By communicating, you’re playing a role in a system: the ecology of influence. Influence is always mutual. No one exists outside that system – not even you.

SEEK INFLUENCE, NOT CONTROL

One of the hardest parts of developing your content strategy is learning to give up the illusion of certainty and control.

Look at it this way – the formats and terminology of most legal, legislative, regulatory, insurance, medical, academic, and scientific language have evolved to a virtually unintelligible state. Why? Mainly because people in these fields usually wish to control every nuance of how their messages are interpreted and used. Based on your personal experience, how helpful is that approach? Are they generally achieving that goal?

Strong communicators expect and accept that their message probably will not be received and used precisely as intended. Therefore a robust, effective content strategy is:

  • Iterative: No message is communicated as a one-shot deal. You increase your chances of success if you transmit each core message in different ways, at different times, and even using different channels. This creates resonance with your audience, and it allows people to gain a richer, clearer understanding of your intended meaning. Think of that as mental depth perception.
  • Interactive: Effective communication relies as much on listening and empathy as it does on crafting and sending messages. The strongest content strategies are conversational in that they allow and encourage direct feedback: comments, questions, observations, praise, criticism, etc. It’s even better if you encourage all recipients of your message to discuss it among themselves, ideally in ways that you can participate in or at least follow passively. All of this indicates how your message has been received and is being used, by whom. You can use that information to refine future messages, predict results, and prevent problems.
  • Fluid: Your content strategy should enable you to “go with the flow,” to spot important developments early, and to adapt gracefully. This is easier if you seek to influence – not control – the flow and effects of communication. It’s important to be flexible, creative, and curious. Aim for consistency and authenticity, rather than uniformity and “officialness.” Most importantly, be open to and aware of the shifting, myriad contexts in which your messages exist. Such flexibility often depends on the communication tools and channels you choose, as well as your attitude toward communication and your audience. Simple tools, basic respect and interest, and being genuine generally work best.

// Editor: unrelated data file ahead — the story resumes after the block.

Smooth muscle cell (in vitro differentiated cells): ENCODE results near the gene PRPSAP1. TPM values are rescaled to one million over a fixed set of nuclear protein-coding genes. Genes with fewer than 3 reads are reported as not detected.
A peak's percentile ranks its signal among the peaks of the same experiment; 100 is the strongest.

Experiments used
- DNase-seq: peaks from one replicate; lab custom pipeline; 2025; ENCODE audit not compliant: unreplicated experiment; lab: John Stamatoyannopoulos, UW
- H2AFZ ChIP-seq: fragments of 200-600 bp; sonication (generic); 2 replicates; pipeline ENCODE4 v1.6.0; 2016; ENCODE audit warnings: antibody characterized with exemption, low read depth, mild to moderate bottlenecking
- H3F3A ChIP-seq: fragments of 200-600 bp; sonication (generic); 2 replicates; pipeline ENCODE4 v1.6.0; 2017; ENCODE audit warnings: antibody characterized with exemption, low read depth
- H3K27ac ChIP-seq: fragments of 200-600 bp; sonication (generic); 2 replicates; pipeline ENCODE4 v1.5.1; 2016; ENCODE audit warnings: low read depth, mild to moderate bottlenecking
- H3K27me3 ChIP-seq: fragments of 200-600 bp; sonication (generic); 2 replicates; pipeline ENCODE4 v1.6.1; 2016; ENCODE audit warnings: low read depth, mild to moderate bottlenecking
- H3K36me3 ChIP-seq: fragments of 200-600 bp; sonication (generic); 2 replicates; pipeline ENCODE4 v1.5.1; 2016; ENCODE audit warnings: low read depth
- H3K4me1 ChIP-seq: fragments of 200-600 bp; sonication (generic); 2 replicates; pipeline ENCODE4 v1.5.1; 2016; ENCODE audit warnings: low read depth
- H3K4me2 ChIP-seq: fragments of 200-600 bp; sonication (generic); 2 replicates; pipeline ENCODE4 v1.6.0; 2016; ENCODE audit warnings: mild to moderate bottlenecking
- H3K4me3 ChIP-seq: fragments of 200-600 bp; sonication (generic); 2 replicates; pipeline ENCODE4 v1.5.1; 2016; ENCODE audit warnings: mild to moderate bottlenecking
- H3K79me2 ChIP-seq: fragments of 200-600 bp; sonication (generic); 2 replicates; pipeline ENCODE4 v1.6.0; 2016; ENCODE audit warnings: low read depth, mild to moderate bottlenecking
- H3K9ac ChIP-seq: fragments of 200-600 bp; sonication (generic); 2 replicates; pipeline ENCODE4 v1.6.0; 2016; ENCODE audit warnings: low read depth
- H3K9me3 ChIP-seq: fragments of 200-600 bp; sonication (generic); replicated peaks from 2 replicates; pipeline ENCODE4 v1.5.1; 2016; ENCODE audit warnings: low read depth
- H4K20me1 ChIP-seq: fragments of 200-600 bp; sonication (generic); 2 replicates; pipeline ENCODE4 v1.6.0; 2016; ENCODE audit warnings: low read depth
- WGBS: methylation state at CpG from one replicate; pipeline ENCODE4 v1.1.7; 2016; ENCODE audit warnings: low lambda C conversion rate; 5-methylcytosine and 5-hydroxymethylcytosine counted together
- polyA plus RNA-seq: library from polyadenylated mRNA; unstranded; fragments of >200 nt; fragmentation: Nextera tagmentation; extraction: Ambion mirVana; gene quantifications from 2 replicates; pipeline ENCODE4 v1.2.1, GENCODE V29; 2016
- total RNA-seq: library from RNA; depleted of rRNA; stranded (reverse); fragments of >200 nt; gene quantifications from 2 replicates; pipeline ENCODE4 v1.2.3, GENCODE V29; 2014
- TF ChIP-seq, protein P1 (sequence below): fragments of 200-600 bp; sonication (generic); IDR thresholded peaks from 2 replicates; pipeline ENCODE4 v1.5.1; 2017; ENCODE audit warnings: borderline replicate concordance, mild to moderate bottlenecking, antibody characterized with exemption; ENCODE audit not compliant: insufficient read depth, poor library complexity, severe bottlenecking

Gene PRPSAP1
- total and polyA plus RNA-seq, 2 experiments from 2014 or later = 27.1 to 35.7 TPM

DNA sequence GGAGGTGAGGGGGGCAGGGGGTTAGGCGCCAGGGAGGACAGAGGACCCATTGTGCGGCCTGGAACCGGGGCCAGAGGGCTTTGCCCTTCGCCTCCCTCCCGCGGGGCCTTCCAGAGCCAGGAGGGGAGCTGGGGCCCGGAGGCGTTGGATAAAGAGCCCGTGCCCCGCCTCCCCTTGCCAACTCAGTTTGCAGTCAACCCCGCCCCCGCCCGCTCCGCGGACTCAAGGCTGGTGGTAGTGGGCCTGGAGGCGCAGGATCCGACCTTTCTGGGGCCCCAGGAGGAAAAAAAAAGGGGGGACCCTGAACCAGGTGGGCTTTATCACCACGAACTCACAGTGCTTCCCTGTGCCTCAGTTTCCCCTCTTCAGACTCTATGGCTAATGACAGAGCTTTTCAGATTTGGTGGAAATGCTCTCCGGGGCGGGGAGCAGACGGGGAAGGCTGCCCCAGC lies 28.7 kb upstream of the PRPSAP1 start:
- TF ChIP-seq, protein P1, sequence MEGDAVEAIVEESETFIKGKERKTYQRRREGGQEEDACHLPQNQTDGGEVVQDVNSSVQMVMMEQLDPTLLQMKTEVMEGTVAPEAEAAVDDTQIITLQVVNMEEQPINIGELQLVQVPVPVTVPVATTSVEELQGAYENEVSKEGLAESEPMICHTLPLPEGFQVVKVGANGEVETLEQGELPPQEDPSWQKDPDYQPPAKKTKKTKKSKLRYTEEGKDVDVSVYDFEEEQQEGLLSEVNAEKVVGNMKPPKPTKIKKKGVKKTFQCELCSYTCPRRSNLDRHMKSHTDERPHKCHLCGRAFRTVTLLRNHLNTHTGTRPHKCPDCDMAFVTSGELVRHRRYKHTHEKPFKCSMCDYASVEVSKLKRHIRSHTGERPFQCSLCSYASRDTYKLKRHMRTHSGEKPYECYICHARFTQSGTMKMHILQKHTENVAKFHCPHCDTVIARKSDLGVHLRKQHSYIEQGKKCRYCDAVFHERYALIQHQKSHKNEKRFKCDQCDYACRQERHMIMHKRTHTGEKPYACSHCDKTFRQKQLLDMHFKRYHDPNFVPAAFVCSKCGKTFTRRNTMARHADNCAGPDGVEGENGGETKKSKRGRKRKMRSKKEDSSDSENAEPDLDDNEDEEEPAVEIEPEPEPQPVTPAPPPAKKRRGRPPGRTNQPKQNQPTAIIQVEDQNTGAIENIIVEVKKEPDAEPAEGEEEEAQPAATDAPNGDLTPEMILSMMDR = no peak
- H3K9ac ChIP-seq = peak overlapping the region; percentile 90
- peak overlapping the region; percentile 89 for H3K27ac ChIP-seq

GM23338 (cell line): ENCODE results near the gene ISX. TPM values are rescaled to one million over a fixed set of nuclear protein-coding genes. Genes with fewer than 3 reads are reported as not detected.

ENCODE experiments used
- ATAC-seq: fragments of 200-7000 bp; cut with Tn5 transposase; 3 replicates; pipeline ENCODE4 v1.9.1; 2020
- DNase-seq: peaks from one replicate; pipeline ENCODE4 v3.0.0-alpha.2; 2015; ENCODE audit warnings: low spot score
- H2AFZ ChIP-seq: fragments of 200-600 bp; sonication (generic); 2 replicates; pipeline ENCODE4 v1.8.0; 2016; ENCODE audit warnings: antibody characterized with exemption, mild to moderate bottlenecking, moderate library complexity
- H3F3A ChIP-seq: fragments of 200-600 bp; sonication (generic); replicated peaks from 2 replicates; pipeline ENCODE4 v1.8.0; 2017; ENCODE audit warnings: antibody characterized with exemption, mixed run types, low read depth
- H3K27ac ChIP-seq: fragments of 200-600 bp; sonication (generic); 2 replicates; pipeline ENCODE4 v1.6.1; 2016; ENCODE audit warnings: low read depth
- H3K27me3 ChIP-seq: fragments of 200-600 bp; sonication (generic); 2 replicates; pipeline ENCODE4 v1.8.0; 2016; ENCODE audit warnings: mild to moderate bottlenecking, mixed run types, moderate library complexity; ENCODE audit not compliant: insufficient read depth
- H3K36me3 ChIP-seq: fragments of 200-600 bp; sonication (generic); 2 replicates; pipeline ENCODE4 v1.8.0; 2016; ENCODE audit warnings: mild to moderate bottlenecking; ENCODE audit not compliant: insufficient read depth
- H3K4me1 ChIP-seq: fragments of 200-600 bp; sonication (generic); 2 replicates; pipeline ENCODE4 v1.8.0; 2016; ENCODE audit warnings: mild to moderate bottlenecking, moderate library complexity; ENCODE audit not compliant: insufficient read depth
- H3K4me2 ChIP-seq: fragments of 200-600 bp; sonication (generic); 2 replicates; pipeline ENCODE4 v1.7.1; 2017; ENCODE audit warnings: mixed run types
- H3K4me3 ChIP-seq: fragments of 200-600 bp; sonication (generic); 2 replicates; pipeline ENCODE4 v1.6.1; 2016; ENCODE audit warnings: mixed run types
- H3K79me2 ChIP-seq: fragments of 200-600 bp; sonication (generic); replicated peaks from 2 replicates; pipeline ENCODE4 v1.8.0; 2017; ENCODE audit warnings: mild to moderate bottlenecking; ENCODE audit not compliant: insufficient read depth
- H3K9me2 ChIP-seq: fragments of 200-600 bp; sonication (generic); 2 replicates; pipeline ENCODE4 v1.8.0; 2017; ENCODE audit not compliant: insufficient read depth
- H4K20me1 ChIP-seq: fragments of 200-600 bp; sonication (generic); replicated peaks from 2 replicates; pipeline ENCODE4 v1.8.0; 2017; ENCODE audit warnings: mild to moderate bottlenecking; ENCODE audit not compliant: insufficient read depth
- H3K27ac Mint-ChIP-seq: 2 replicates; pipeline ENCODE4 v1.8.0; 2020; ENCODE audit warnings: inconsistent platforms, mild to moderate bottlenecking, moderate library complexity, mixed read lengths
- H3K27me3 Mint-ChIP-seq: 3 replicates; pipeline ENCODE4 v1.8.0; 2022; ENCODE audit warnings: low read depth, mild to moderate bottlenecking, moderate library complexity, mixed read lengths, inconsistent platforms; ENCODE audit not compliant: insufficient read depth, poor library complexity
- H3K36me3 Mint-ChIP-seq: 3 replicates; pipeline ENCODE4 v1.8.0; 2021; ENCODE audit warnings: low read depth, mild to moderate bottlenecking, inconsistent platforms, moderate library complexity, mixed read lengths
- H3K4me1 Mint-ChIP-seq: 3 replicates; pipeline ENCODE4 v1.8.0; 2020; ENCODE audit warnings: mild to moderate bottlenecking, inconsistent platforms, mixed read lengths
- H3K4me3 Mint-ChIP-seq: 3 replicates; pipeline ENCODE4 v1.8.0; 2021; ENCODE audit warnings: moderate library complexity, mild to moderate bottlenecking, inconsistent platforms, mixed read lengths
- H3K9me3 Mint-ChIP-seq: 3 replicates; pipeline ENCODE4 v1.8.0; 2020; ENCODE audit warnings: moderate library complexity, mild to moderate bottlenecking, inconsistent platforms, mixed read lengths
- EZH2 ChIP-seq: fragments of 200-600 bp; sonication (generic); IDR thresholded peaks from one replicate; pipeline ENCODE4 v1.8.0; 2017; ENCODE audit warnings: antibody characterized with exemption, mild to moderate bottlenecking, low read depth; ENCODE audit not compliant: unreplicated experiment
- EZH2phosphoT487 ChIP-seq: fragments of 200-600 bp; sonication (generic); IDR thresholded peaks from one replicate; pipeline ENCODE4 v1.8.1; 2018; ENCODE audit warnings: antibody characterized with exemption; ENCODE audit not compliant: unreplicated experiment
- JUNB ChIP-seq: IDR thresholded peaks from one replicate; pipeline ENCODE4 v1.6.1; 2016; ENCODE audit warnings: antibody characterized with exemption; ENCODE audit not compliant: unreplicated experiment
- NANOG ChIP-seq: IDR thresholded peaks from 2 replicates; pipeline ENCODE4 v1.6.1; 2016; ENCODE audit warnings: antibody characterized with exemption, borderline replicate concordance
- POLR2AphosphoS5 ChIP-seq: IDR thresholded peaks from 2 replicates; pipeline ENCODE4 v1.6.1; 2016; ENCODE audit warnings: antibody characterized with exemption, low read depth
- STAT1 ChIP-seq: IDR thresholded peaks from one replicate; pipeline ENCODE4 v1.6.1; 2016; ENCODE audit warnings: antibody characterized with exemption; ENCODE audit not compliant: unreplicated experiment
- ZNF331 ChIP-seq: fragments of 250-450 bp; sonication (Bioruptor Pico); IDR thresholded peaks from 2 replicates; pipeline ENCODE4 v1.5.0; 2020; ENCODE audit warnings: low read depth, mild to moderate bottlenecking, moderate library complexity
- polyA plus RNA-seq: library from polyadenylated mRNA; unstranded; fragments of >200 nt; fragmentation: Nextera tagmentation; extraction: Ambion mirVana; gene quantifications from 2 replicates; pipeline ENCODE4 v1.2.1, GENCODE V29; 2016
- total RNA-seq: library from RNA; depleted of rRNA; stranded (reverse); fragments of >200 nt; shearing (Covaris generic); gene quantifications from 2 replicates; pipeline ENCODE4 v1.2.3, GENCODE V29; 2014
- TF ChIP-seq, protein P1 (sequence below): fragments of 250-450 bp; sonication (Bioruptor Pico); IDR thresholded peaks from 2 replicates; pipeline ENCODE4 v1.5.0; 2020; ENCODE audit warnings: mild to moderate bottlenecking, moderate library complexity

Once you become aware of these larger realities of the nature of content, your ideal content strategy will become simpler and more apparent to you. Content decisions will get easier to make because they’ll be steered mainly by focusing on your goals and audiences. Also, the unexpected will become less difficult to cope with – even more serendipitous. You’ll find the communication process less tedious and scary, and more creative, rewarding, energizing, and fun.

And best of all, you and your organization will get more done.

The first step on this path is to clarify your goals…


COMING NEXT: What are your goals?…

PREVIOUSLY: Why communicate at all?

Index and intro to this series.